SARASOTA, Fla. - Architecture should speak of its time and place, a famous practitioner once noted. The house I'm in does just that - and I'm pretty sure it asked how I'd like my martini.
I'm standing downstairs in the airy main room of the Umbrella House, one of hundreds of homes and other structures in and around Sarasota that helped define America's iconic midcentury modern style. Or, as I've explained to friends from out of state, Mad Men with white-sand beaches.
Architecture lovers from around the globe have long regarded this Gulf Coast town as a shrine. But recently, this mecca of the Sarasota School of Architecture movement has found fresh fans among more casual admirers of cool.
To be fair, I've enjoyed frequent, if haphazard, drive-by viewings of Sarasota School homes over the more than two decades I've been coming to Sarasota. But today is the first time I've been inside any of these famous houses.
The Umbrella House, privately owned like most of these original homes, is a highlight of SarasotaMod, the annual autumn weekend celebration of the Sarasota School. Janet Minker, chair of the Sarasota Architectural Foundation, which sponsors the event and also runs monthly group tours, has opened this home to me. These houses, she says with a laugh, "make you want a martini and a cigarette."
Lauded as "one of the five most remarkable houses of the mid-20th century" by Architectural Digest, the Umbrella House was, in essence, a highfalutin model home. Developer Philip Hiss tapped architect Paul Rudolph to design a spec house on then-vacant Lido Shores. The house showcased many of the features that would come to define the Sarasota School of Architecture, including big, boxy, open spaces, wide roof overhangs to provide shade in this semitropical clime, and windows big enough to need Windex by the gallon.
As I gawk out the large windows, I imagine the impression the house must have made on contemporary passersby, especially its two-story-tall so-called umbrella, a post-and-beam structure with slats that provides shade for the house and swimming pool directly below. Only the presence of workmen busily restoring the house to its original 1953 state breaks my period-perfect reverie.
Next door is the Hiss Studio, built that same year. A far cry from your typical developer's digs, the studio is a glass-lined rectangle perched atop slender steel columns. It was among the first air-conditioned spaces in the area.
A few minutes' walk away is the Martin Harkavy House, another Rudolph design. I'm joined by fellow foundation board member Dan Snyder, who moved here from Washington because he "fell in love with the architecture." Minker and Snyder both live in Sarasota School-style homes, naturally.
At Harkavy, among other nifty flourishes, sliding floor-to-ceiling wooden doors open to reveal massive screens facing the outdoors. Harkavy, like many Sarasota Schoolmates, has been changed since it was built in 1957, including the addition of second-story bedrooms and air-conditioning.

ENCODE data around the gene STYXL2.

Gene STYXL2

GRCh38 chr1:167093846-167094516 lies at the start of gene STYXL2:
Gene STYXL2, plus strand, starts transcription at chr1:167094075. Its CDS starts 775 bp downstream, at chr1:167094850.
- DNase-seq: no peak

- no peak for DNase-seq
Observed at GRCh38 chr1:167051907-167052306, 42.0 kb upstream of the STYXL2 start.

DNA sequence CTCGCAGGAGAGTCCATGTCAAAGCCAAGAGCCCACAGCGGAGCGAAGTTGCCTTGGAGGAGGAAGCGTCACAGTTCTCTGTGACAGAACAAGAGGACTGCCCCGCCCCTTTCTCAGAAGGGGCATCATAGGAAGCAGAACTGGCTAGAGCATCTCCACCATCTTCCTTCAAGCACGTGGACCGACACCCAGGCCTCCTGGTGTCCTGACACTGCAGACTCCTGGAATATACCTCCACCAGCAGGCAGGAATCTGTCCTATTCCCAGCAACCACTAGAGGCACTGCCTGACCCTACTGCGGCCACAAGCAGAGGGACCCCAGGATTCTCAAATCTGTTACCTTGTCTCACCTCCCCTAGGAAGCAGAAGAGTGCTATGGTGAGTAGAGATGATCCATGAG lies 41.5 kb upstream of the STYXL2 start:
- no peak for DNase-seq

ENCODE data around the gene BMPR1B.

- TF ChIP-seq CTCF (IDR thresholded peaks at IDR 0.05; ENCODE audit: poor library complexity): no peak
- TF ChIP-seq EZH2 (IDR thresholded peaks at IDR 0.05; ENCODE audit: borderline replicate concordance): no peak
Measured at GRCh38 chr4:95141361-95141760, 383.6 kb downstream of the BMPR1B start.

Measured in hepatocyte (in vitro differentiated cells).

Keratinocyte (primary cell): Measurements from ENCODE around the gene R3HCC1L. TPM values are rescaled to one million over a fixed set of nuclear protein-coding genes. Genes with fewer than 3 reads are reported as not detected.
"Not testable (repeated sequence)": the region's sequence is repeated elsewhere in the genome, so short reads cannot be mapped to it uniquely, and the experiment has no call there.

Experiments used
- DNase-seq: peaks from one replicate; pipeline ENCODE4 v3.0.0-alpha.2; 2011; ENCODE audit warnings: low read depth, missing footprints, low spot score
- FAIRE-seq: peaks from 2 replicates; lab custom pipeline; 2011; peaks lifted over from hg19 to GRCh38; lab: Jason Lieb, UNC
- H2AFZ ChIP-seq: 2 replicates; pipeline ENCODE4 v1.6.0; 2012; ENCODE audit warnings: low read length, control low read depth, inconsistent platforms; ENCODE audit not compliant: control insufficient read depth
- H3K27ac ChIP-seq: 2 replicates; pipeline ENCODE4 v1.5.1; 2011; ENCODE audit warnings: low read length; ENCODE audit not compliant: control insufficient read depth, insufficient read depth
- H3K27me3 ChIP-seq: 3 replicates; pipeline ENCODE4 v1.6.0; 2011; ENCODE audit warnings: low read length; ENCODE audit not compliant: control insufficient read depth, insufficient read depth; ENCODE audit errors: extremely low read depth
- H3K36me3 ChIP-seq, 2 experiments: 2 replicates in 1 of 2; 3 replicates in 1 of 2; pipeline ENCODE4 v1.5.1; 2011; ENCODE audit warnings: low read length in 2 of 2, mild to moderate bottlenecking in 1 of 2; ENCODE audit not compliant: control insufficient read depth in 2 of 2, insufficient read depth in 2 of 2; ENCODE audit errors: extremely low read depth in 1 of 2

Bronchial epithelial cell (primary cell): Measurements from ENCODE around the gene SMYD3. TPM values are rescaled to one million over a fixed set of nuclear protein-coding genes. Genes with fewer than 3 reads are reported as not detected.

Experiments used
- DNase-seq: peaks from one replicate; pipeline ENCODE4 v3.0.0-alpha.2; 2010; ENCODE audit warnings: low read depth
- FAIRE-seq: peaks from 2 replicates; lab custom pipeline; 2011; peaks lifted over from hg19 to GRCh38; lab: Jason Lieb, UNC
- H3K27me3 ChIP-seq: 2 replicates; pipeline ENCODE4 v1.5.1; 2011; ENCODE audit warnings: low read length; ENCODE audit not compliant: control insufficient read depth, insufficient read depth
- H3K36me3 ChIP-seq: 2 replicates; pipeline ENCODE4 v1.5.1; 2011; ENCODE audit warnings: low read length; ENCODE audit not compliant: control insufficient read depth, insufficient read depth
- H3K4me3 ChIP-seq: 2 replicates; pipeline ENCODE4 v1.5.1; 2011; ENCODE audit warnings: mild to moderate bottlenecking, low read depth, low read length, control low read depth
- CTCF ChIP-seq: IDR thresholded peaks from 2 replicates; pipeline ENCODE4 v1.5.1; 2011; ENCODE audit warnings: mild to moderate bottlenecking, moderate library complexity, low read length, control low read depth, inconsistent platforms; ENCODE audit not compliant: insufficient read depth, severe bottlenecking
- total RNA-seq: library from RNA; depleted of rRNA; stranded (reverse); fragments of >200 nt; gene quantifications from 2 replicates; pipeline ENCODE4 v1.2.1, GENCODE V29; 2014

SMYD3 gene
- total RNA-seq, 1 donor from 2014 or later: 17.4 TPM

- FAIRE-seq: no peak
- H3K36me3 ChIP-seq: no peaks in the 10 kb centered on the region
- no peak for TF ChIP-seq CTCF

As we stroll down the street to our next stop, I marvel aloud at how artsy and cosmopolitan Sarasota - forged from the formidable wills and wallets of early transplants such as circus magnate John Ringling - is. The town's wealth and weather also attracted many artists and architects, Minker says.
She concedes that architecture-minded tourists in years past tended to be older, urbane types. "Architecture freaks like us," she says.
But fans are steadily trending younger.
Take Grier Ferguson, a recent college graduate whose grandmother lives in a Sarasota School house on nearby Siesta Key. She volunteered to show me some of her favorite Sarasota School spots around town. Our tour started with the Rudolph-designed Sarasota High School, from which she graduated. The exterior, which looks like it's made of white Lego blocks, was recently restored.
"It's so rare to have a public high school look and feel this great," she said.
Nearby Alta Vista Elementary School, designed by Victor Lundy, is even more daring. With its futuristic butterfly-wing roof made of laminated wood trusses, it appears to be ready for takeoff. A few minutes' drive away are St. Paul's Lutheran Church Sanctuary and Fellowship Hall. With their tall, swooping roofs, they look like futuristic upside-down ice cream cones. Ferguson and I marveled at how much roomier each seems inside.
She next showed me her favorite, the Healy Guest House. As soon as I caught sight of it at the end of a tree-lined lane, I could see why it was her top pick.
Perched partly over the bayou on Siesta Key, it's the tiniest of the area's Sarasota School homes. A downward curved roof saves it from being just a cute box. You want to hug it. Then steal it. I was tempted to knock on the door and ask the owner to open the now-shuttered jalousie walls and otherwise let us snoop around. Among its other novelties, Ferguson said, is superlight insulation fashioned from material once used to mothball U.S. Navy ships.
The Sarasota School may officially be history, but its influence is very much alive. Next to the Revere Quality House, finished in 1949, a new house is being built, also in Sarasota School style. Its architect, Carl Abbott, was a student of Rudolph's.
On my way home, I swung by the John and Mable Ringling Museum of Art. On the sprawling grounds, the Sarasota Architectural Foundation has built a full-size replica of Rudolph's famous 1952 Walker Guest House, open until next October.
Like the Healy House, this one's small. Set among the Italianate pizzazz of nearby buildings, this bleached-white beach cottage seems like a boxy spaceship. I especially liked how its walls are panels that can be raised or lowered by wires, pulleys, and cannonball-like counterweights.
As I headed home, I wondered how expensive it would be to re-create such a house in Tampa, where I live.
Something to think about over a martini.